It had been a week and Mom continued to be a lot more “Mom-like.” Friday night, my brother, sister-in-law and youngest nephew came up to meet us for dinner at a local restaurant. I told my brother Mom had been doing better, but seeing is believing.
I helped her with her clothing selections because some of her sweaters had little stains she can’t see. She did her make-up and hair herself (I helped with the back). She even put her boots on unassisted.
My brother called to say he was on the way. We decided to meet at the restaurant so we could reserve a table for 6 and be seated shortly after their arrival. That strategy worked out well.
We sat down and looked over our menus. For the first time in many years, Mom ordered a cocktail. There have been times when she was up for a glass of white wine, but generally, she goes for water or tea. Last night, she asked for what my sister-in-law ordered (double vodka with cranberry) and we all looked at each other in shock. Then, without agonizing, she ordered chicken parmigiana with a lobster tail! Again, there was an exchange of surprised looks around the table.
Everyone (except my 9 year old nephew, who is obsessed with video games and mostly attended to his iPad as the grown-ups conversed) ate and drank with gusto. Mom even laughed out loud a few times.
When we got home, Mom stayed up and watched TV with me. I passed out in my chair; she came over to kiss me goodnight and she went to bed.
In the morning, Mom got up a little later than usual (9:15 or so) and I asked her if she was hung over. She smiled and said she felt pretty good. I said it seemed like she had a really good time last night. She said she felt “human.”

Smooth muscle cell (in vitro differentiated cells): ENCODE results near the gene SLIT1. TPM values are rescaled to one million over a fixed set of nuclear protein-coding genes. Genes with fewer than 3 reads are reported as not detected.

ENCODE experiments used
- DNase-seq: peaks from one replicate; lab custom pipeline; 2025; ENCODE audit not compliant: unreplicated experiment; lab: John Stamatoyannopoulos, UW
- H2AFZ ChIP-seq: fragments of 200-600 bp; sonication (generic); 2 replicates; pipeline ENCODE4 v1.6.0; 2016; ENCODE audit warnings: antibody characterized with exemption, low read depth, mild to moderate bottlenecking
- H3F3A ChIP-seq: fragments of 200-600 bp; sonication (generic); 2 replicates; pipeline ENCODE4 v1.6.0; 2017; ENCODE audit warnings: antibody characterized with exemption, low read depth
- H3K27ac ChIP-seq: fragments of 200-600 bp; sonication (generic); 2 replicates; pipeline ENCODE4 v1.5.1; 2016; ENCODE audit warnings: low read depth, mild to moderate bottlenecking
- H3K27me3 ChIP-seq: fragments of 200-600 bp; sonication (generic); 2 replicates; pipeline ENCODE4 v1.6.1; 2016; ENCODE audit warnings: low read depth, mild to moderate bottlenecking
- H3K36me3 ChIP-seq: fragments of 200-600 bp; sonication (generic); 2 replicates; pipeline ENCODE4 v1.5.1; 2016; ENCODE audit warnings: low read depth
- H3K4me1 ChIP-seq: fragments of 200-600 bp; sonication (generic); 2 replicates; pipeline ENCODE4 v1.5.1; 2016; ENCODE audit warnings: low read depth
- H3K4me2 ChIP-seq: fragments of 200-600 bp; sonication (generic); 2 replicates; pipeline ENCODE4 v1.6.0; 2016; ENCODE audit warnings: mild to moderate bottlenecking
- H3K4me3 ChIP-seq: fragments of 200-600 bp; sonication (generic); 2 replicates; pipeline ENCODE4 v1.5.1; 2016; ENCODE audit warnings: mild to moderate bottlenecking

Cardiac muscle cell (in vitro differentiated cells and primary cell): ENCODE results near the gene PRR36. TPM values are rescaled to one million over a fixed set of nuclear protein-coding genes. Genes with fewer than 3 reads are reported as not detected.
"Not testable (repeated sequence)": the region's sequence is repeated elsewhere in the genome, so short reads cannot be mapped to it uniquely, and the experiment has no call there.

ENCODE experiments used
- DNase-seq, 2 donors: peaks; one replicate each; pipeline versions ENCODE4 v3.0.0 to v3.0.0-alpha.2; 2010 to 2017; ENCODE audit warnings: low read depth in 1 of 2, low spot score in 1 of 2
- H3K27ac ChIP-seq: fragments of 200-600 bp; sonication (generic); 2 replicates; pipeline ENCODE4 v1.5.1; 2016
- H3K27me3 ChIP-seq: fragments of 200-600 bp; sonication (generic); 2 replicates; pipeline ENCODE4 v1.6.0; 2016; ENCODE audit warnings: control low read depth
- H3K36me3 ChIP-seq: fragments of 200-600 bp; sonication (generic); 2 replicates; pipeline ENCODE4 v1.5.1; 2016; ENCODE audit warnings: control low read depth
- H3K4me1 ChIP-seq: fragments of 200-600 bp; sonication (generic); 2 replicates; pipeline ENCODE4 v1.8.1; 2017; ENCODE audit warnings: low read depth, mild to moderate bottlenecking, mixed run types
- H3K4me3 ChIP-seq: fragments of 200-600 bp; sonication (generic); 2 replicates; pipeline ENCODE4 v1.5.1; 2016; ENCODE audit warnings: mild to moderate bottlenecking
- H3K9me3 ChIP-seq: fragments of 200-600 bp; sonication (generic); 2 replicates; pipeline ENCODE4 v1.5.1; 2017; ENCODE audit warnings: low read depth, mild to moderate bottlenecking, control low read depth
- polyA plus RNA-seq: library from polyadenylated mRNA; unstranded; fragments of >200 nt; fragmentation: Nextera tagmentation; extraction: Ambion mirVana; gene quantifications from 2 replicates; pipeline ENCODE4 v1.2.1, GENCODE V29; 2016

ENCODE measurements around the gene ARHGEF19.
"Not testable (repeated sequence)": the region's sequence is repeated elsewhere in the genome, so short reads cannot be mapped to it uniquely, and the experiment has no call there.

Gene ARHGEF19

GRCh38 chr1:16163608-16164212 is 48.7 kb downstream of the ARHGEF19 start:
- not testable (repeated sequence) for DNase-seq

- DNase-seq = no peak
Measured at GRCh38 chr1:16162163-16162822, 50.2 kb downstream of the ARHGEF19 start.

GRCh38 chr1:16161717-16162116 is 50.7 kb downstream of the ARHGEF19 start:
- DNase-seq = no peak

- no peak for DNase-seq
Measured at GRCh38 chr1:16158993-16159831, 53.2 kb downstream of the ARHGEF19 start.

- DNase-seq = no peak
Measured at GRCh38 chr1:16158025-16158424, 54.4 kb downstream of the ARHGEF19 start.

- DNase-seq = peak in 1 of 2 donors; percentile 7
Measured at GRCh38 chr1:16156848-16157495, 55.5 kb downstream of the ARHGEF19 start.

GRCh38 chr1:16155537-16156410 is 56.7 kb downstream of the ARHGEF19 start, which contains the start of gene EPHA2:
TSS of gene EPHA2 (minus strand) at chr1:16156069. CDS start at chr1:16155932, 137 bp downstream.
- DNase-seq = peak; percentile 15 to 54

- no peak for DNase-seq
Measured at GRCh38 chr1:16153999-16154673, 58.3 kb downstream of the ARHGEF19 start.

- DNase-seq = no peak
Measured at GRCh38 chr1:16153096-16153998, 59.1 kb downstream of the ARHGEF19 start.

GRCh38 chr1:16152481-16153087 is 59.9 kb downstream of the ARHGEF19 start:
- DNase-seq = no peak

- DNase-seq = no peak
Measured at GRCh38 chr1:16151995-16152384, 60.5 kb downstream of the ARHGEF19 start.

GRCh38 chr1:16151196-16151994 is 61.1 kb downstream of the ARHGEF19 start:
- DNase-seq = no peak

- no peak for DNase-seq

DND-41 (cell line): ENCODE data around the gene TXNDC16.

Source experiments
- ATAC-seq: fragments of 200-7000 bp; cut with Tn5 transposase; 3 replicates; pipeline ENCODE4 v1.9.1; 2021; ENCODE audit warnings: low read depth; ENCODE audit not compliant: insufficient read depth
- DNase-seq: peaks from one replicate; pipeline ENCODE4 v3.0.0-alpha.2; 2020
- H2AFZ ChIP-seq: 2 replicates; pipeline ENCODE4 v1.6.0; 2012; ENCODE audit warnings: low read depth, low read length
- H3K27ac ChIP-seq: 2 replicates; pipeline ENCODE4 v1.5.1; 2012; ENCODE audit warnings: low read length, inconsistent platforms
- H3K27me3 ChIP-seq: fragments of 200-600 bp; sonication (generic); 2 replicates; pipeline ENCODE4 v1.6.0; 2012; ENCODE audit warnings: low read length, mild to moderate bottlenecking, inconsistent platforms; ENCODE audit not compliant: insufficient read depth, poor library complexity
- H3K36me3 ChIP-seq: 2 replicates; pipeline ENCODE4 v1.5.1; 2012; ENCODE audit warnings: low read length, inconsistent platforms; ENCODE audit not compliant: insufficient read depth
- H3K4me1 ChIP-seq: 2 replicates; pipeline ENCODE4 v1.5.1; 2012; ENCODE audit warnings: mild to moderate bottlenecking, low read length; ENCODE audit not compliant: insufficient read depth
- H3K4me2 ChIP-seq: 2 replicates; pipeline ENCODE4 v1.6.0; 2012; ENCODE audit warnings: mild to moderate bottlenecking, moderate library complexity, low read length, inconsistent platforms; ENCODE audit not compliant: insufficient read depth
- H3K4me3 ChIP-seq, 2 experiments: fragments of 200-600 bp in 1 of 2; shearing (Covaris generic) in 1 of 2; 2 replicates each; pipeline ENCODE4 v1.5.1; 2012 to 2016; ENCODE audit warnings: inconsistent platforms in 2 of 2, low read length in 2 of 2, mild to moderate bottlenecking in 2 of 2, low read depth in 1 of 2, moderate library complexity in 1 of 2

My brother called around 10 to say what a good time they had with us. He said Mom had told him she felt that she had been depressed and it was finally lifting. (When I spoke to her about it later, she had no recollection of that exchange). I mentioned some of the changes I’ve been making to her regimen, including some supplements and better diet. The Exelon patches don’t appear to be doing anything negative, and they may be helping to arrest the progress of her cognitive issues. And social interaction with caregivers has some value as well.
As Sunday progressed, Mom’s confusion became more profound again. When I told her that her usual caregiver would be back on Monday, she couldn’t remember who that was, claiming to have only met her once (and it’s been over 2 weeks). Her weekend caregiver tried to engage her in simple word games and puzzles. No interest there. No connection to the day of the week, even as she glanced at the Sunday paper.
As someone who has no innate sense of direction, I have learned to achieve a comfort level with being lost. It’s been years since I’ve panicked over not knowing where I am; it’s just part of the way I live my life. (I always carry maps in the car and my recent acquisition of a GPS device has been a boon in this regard). But the point is, I’m glad that to have a nature that allows me to stay calm despite seismic shifts. Another one is coming.
My birthday is on a Saturday this year and I asked for coverage that evening so I can go out with my husband without concern; my own birthday present to myself. Whether she needs it or not, it’s good to know someone will be there.
One of my favorite expressions comes from Yiddish: “Man makes plans and God laughs.” All I can do is prepare, and when the old puppet master in the sky starts chuckling, hope he’ll let me in on the joke every now and then.